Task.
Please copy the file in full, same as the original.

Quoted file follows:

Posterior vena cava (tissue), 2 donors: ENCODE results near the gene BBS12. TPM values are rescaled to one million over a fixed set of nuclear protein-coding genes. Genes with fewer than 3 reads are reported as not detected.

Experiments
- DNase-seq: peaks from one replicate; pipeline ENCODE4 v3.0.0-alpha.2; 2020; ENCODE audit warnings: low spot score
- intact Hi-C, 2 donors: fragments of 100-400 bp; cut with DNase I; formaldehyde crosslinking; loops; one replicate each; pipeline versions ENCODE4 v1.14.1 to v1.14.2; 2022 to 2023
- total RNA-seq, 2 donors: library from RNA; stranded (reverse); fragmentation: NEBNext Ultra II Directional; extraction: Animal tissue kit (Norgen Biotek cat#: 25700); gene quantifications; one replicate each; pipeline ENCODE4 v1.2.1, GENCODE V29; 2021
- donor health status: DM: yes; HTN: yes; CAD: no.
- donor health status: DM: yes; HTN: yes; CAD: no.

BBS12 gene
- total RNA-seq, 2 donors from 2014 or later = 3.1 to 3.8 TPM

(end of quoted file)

Posterior vena cava (tissue), 2 donors: ENCODE results near the gene BBS12. TPM values are rescaled to one million over a fixed set of nuclear protein-coding genes. Genes with fewer than 3 reads are reported as not detected.

Experiments
- DNase-seq: peaks from one replicate; pipeline ENCODE4 v3.0.0-alpha.2; 2020; ENCODE audit warnings: low spot score
- intact Hi-C, 2 donors: fragments of 100-400 bp; cut with DNase I; formaldehyde crosslinking; loops; one replicate each; pipeline versions ENCODE4 v1.14.1 to v1.14.2; 2022 to 2023
- total RNA-seq, 2 donors: library from RNA; stranded (reverse); fragmentation: NEBNext Ultra II Directional; extraction: Animal tissue kit (Norgen Biotek cat#: 25700); gene quantifications; one replicate each; pipeline ENCODE4 v1.2.1, GENCODE V29; 2021
- donor health status: DM: yes; HTN: yes; CAD: no.
- donor health status: DM: yes; HTN: yes; CAD: no.

BBS12 gene
- total RNA-seq, 2 donors from 2014 or later = 3.1 to 3.8 TPM